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The Arbitration and Conciliation Act, 1996 ("Arbitration Act") has been enacted in order to consolidate and amend the law relating to domestic arbitration, international commercial arbitration and enforcement of foreign arbitral awards as also to define the law relating to conciliation. The legislative intent and essence of the Arbitration Act is to bring domestic as well as international commercial arbitration in consonance with the UNCITRAL Model Rules, the New York Convention and the Geneva Convention. The main objective of the Arbitration Act is to make provision for an arbitral procedure which is fair, efficient and capable of meeting the needs of the specific arbitration and to minimize the supervisory role of the courts in the arbitral process and to permit an arbitral tribunal to use mediation, conciliation or other procedures during the arbitral proceedings in settlement of the disputes. In furtherance of the aforesaid objective, the Arbitration Act underwent two major amendments in the year 2015 and 2019, respectively, in order to bring forth pertinent changes in the arbitration landscape of the country with the sole motive of making India an arbitration friendly nation.
The Arbitration & Conciliation Act, 1996 which came into force on 25th day of January, 1996.The act is of consolidating and amending in nature and not exhaustive. It is much beyond the scope of the 1940 Act. It provides for domestic Arbitration and enforcement of foreign arbitral awards. It continues on the source of the UN Model Law to make our law agreement with the law adopted by the United Nations Commission on International Trade Law (UNICITRAL).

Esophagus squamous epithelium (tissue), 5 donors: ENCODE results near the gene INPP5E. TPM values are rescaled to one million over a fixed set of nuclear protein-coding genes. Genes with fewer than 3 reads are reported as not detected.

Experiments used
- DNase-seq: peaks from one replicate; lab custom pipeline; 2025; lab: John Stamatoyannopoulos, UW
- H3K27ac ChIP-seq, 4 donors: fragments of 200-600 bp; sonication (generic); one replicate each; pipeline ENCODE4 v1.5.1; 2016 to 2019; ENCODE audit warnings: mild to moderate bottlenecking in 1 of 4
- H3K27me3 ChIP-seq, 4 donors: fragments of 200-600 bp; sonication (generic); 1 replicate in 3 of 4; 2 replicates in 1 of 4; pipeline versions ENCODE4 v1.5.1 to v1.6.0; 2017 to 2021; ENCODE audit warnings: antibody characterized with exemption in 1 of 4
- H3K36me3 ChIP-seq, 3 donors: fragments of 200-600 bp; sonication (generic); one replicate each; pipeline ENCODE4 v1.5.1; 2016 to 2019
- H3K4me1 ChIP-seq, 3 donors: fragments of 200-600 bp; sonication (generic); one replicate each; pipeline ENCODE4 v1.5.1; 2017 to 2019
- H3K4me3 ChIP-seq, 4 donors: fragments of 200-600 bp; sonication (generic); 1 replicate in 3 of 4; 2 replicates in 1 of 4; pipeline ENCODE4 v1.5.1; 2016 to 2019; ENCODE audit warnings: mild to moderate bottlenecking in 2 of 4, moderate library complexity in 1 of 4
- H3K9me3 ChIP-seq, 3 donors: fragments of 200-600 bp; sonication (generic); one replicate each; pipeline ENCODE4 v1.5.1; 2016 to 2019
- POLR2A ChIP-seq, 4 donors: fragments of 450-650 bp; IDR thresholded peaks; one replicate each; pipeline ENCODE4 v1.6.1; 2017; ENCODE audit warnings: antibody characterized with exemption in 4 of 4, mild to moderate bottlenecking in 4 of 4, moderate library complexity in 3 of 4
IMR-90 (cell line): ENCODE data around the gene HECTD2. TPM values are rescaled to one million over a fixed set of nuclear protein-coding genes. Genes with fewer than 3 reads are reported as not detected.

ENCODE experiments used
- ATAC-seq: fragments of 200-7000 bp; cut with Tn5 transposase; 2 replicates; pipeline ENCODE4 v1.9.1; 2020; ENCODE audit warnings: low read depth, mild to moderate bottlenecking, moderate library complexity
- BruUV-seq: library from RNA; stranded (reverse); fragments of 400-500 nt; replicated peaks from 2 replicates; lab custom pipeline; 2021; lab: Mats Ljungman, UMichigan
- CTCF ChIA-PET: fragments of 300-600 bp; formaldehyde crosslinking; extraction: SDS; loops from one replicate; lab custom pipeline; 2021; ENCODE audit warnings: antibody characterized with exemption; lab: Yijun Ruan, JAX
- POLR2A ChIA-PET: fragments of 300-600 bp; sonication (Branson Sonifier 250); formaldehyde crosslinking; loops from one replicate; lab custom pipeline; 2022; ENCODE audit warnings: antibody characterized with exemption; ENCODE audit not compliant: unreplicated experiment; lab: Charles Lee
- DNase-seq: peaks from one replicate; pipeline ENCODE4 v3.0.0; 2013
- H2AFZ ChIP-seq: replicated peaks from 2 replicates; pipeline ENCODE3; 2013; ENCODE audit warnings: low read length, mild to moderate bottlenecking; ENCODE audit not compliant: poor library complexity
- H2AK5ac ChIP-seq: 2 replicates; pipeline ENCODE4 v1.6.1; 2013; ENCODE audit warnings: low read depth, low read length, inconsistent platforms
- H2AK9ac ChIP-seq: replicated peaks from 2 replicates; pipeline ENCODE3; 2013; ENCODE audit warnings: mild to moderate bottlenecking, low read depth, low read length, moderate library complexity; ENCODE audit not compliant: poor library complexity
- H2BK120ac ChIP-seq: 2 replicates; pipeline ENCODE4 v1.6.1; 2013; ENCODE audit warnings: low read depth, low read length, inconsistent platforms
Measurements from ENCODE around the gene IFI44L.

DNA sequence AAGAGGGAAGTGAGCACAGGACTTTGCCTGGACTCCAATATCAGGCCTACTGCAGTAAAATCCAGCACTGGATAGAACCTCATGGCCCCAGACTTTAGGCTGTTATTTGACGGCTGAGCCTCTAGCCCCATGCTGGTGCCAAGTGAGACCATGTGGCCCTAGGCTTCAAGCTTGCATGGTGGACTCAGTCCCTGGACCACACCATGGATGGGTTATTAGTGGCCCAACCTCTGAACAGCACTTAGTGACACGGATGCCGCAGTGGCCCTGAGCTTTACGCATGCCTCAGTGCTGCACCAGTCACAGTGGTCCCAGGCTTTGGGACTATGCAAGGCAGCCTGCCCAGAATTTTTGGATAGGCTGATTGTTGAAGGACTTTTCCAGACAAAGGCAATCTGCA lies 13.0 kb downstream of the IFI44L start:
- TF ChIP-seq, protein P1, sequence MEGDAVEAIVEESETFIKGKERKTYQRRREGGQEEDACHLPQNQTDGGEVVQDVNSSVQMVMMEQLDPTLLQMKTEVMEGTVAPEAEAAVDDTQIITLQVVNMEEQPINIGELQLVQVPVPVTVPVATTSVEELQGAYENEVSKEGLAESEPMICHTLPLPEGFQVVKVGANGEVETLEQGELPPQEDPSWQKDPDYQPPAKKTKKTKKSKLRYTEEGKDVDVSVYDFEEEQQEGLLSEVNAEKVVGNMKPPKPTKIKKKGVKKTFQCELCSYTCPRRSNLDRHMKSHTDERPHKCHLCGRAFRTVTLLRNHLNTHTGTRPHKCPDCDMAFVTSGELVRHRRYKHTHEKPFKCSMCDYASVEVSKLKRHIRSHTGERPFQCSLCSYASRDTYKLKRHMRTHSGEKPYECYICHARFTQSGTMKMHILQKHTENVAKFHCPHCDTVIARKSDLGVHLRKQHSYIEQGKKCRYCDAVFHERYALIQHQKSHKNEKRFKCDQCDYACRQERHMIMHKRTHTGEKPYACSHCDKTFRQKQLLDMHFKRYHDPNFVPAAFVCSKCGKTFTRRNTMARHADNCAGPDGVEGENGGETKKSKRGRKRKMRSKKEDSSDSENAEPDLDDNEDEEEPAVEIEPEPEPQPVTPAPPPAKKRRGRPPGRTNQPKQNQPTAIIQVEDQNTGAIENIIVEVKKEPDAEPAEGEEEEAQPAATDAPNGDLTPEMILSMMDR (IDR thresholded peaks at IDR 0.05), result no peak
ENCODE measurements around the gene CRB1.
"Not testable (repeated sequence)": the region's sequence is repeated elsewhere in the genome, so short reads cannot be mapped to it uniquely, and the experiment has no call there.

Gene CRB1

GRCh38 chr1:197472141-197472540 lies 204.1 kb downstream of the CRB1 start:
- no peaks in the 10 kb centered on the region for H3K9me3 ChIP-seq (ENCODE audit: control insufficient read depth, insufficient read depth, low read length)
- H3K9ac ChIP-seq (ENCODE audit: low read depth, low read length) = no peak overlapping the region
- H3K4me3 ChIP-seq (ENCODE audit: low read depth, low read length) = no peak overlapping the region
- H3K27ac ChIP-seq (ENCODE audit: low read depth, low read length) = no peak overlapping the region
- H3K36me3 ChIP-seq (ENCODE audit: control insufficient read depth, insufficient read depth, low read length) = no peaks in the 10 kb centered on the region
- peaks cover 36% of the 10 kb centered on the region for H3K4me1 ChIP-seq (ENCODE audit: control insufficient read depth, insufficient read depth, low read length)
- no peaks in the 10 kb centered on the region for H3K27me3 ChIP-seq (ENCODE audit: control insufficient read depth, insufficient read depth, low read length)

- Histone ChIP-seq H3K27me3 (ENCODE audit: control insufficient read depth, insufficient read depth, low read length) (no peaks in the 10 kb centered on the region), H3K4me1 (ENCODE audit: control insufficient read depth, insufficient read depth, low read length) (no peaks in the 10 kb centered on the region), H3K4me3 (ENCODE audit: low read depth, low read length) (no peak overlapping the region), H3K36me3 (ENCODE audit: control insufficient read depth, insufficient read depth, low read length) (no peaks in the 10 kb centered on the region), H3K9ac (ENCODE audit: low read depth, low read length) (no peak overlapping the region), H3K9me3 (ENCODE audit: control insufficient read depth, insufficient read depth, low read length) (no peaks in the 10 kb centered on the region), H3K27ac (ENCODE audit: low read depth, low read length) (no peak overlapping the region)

In this Act, arbitration includes any form of arbitration whether it is administered by permanent arbitration or not.
An arbitration agreement means the agreement between the parties under which they agree to submit their dispute to the arbitration.
The arbitration tribunal may consist of a sole arbitrator as well as the panel of arbitrators.
In this Act, the word ‘Court’ means:
The District Courts and High Courts; In the cases of arbitration other than international commercial arbitration, and
The High Courts and the Supreme Court, in the cases of international commercial arbitration.
International commercial arbitration is an arbitration agreement under which the parties constitute a legal relationship between them which is commercial in nature where at least one party is:
Either an individual who is the national or habitual residence of any country other than India;
A body corporate incorporated in a foreign country other than India;
An association of person or a body of individuals who are controlled and managed by another country other than India; or
The authority is managed by the government of any foreign country.
In this Act, an arbitration award is defined inclusively which says that it includes interim awards however what exactly is an award is not fined. Generally, it is considered as adjudication and final decision of arbitrator which is based on the contention of the disputing parties.
An arbitration agreement is a written document upheld by the parties of arbitration in order to settle their dispute outside the Court by the process of arbitration. There is no specified form given under which such agreement is required to be drawn, however, in order to constitute a valid arbitration agreement, the following attributes are necessary:
The agreement must contemplate that the decision of the tribunal will be binding on the parties;
The agreement must contemplate that the jurisdiction of the tribunal or rights of the parties must derive either from the consent or from the order of the Court;
The agreement must contemplate that parties substantive rights must be determined by the agreed tribunal;
The agreement must contemplate that the tribunal will impartially and in judicial manner determine the rights of parties;